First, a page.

die. Entered therefore again into the Praeto-
rium Pilate and summoned Jesus
and said to him, “Thou art king of the
Gospel of John 18:37-38 (verso)
ΒΑΣΙΛΕΥΣ ΕΙΜΙ ΕΓΩ ΕΙΣ TOΥΤΟ ΓΕΓΕΝΝΗΜΑΙ
ΚΑΙ (ΕΙΣ ΤΟΥΤΟ) ΕΛΗΛΥΘΑ ΕΙΣ ΤΟΝ ΚΟΣΜΟΝ ΙΝΑ ΜΑΡΤY-
ΡΗΣΩ ΤΗ ΑΛΗΘΕΙΑ ΠΑΣ Ο ΩΝ EΚ ΤΗΣ ΑΛΗΘΕI-
ΑΣ ΑΚΟΥΕΙ ΜΟΥ ΤΗΣ ΦΩΝΗΣ ΛΕΓΕΙ ΑΥΤΩ
Ο ΠΙΛΑΤΟΣ ΤΙ ΕΣΤΙΝ ΑΛΗΘΕΙΑ ΚAΙ ΤΟΥΤO
ΕΙΠΩΝ ΠΑΛΙΝ ΕΞΗΛΘΕΝ ΠΡΟΣ ΤΟΥΣ ΙΟΥ-
ΔΑΙΟΥΣ ΚΑΙ ΛΕΓΕΙ ΑΥΤΟΙΣ ΕΓΩ ΟΥΔEΜΙΑΝ
ΕΥΡΙΣΚΩ ΕΝ ΑΥΤΩ ΑΙΤΙΑΝ
a King I am. For this I have been born
and (for this) I have come into the world so that I would test-
ify to the truth. Everyone who is of the truth
hears of me my voice.” Said to him
Pilate, “What is truth?” and this
having said, again he went out unto the Jews
and said to them, “I find not one
fault in him.”
Craig Blomberg, Distinguished Professor of New Testament at Denver Seminary, has written another outstanding volume. Blomberg is a committed evangelical, but not one with a closed mind. As he says in his preface about the environment of Denver Seminary (quoting Vernon Grounds, former president of the school), “Here is no unanchored liberalism—freedom to think without commitment. Here is no encrusted dogmatism—commitment without freedom to think. Here is a vibrant evangelicalism—commitment with freedom to think within the limits laid down by Scripture.” Blomberg’s writings have always emulated this philosophy. His research in the secondary literature is consistently of superb quality, and his discussions of problem passages and issues, especially in the Gospels, is always well informed. Rather than clutter the narrative with documentation, Blomberg has wisely used endnotes instead of footnotes (though I personally prefer footnotes, I understand that most readers see them as a distraction). This book has nearly…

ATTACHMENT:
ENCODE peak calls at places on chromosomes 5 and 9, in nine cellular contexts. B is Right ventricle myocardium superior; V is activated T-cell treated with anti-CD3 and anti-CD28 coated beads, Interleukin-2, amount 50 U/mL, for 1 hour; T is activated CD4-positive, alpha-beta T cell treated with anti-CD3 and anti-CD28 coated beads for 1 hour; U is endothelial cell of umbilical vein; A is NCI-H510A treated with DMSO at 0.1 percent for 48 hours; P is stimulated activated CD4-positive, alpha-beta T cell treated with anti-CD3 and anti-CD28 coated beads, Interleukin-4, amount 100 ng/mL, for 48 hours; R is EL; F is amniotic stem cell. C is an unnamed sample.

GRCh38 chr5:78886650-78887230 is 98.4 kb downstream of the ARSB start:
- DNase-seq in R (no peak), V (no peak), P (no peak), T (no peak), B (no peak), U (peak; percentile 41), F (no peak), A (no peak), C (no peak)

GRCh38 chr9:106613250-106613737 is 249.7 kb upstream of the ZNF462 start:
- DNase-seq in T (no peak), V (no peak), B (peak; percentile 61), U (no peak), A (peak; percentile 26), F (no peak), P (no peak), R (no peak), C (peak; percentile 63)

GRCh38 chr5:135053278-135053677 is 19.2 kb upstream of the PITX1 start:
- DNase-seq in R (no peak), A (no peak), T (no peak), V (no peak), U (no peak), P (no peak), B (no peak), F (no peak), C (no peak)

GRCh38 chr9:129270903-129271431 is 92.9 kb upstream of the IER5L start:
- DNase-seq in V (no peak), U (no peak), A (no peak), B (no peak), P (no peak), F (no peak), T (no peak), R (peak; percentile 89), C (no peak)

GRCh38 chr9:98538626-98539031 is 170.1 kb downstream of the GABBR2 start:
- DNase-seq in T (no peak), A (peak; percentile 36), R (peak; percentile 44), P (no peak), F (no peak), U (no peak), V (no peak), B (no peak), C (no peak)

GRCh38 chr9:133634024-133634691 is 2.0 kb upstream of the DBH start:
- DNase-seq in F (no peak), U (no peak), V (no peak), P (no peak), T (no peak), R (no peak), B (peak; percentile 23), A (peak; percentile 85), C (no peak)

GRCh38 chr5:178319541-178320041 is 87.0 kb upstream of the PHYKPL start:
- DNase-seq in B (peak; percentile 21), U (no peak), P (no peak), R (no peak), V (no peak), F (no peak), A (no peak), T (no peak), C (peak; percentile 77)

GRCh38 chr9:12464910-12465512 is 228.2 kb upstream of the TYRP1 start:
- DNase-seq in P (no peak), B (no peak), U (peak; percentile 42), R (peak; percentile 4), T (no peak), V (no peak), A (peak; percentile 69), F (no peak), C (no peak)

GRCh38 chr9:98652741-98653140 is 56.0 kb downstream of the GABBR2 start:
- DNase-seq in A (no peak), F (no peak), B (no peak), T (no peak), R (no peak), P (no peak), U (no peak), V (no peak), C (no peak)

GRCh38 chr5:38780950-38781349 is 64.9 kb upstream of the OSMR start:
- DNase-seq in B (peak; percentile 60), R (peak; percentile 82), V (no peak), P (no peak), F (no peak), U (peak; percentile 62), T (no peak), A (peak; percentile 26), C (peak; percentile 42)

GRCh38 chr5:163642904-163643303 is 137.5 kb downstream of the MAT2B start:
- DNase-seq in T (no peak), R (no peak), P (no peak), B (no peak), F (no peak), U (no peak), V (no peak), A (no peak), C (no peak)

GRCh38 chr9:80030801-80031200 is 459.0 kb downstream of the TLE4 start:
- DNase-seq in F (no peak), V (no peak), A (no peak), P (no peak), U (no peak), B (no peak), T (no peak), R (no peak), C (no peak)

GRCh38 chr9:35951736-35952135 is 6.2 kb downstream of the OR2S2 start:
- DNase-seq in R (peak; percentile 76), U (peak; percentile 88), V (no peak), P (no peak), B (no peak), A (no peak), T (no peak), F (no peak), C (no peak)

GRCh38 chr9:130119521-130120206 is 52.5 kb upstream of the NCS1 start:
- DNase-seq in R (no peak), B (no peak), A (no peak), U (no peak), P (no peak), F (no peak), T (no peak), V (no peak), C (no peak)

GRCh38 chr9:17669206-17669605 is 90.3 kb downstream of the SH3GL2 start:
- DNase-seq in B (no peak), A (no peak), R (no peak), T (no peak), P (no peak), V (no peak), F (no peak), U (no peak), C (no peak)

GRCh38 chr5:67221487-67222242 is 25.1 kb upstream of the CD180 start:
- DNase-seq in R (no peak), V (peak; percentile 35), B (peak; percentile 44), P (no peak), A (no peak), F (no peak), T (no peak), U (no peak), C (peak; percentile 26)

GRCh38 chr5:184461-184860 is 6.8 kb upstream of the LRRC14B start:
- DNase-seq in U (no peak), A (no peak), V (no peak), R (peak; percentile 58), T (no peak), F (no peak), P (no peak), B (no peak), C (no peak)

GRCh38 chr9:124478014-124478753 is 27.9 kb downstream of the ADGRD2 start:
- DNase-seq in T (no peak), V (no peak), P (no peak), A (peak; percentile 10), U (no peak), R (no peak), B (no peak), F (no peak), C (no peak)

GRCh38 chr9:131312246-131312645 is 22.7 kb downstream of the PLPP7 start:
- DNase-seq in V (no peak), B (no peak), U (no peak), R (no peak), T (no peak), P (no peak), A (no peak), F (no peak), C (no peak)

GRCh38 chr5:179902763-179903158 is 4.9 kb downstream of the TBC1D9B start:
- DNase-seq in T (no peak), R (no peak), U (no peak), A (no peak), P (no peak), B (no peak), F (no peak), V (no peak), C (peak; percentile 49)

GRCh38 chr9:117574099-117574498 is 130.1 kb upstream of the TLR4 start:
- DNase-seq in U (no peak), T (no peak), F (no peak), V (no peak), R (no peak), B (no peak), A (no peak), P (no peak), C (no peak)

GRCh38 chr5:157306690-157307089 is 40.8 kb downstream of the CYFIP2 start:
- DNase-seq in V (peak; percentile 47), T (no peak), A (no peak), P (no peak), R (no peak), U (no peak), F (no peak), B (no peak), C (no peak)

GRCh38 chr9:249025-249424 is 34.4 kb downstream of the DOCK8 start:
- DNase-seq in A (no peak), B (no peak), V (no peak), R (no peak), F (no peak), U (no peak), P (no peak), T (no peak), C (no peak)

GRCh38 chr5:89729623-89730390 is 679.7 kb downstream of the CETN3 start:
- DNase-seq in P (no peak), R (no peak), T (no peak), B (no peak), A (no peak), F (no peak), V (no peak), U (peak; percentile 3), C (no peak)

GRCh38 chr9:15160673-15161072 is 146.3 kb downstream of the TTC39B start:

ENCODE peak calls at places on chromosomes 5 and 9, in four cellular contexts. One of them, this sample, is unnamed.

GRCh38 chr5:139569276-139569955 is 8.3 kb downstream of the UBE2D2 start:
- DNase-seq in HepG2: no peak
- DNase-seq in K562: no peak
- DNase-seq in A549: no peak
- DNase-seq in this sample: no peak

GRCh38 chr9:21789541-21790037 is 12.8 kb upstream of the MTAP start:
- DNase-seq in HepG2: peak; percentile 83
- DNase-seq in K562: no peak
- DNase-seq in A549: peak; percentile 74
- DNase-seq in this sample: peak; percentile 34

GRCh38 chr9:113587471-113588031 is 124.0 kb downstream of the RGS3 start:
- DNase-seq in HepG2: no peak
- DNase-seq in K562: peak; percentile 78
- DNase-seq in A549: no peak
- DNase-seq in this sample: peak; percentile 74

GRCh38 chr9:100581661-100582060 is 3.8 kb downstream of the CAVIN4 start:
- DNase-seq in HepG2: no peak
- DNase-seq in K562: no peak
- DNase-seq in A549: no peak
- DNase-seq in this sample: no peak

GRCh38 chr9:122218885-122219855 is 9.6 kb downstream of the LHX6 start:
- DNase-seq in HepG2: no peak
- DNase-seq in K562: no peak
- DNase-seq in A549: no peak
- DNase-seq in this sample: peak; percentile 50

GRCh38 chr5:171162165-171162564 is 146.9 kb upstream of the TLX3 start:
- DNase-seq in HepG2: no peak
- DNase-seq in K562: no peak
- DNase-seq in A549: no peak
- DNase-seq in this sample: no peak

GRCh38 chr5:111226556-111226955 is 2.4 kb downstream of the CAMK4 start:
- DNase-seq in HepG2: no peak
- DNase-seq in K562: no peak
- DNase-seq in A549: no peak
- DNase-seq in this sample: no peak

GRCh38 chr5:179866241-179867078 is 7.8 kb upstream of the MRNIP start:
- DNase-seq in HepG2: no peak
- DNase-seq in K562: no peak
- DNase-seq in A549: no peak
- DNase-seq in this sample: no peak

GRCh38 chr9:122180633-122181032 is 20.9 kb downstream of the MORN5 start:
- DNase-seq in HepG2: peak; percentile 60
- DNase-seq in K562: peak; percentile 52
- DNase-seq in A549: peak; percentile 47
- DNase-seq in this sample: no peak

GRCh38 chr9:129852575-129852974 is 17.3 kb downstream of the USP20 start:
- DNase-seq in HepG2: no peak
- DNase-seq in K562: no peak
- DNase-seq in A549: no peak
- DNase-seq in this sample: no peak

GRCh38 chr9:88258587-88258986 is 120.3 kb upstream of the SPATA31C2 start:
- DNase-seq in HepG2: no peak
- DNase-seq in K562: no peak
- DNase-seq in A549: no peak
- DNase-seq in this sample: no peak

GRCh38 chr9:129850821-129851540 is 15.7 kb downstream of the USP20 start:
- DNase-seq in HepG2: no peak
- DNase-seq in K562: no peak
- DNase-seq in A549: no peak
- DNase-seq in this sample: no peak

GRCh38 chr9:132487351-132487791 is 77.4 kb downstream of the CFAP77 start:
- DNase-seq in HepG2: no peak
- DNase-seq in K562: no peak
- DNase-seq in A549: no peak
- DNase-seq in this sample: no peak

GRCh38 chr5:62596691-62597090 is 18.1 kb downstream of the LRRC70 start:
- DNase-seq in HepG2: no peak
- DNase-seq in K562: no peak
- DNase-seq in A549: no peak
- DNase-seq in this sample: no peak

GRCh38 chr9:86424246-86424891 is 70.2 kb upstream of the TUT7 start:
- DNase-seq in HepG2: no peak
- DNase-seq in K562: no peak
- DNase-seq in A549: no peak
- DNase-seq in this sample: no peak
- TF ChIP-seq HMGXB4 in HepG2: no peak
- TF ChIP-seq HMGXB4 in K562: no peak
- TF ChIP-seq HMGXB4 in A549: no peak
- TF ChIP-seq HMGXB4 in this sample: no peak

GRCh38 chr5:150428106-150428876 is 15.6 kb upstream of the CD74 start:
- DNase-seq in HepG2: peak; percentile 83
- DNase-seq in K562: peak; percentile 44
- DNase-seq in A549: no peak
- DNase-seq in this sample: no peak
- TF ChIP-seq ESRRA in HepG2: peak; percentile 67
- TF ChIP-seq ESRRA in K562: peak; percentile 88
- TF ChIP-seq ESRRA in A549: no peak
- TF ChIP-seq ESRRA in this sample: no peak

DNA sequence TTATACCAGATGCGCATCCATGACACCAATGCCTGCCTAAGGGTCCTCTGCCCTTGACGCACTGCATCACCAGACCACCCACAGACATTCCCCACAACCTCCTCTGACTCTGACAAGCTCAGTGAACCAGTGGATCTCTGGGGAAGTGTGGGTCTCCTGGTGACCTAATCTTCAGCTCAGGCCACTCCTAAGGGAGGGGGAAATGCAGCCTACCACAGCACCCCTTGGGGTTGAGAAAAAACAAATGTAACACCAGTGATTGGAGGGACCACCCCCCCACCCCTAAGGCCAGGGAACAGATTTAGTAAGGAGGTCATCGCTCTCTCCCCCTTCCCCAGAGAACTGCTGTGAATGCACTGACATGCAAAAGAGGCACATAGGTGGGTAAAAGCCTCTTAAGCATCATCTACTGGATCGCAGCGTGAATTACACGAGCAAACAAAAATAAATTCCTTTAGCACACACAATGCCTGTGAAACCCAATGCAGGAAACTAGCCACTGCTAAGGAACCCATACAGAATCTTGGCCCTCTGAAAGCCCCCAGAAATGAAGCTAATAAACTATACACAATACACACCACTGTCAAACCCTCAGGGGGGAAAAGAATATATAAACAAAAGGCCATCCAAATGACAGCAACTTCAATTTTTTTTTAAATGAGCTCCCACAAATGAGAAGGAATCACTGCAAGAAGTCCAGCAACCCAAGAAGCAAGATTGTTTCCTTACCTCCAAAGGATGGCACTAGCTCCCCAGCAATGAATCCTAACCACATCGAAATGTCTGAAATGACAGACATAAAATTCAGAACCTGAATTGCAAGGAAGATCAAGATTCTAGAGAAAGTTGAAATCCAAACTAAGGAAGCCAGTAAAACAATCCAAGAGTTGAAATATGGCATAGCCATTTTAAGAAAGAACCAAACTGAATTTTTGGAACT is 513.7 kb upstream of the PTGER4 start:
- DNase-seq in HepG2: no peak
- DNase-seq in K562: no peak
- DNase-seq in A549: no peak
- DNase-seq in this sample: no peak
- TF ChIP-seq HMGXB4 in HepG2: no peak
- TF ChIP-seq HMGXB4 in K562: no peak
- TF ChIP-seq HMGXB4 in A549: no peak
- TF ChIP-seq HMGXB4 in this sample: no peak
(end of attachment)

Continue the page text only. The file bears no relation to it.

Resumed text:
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10 minutes of Truth.
Who Is My Neighbour? (Luke 10:25-37)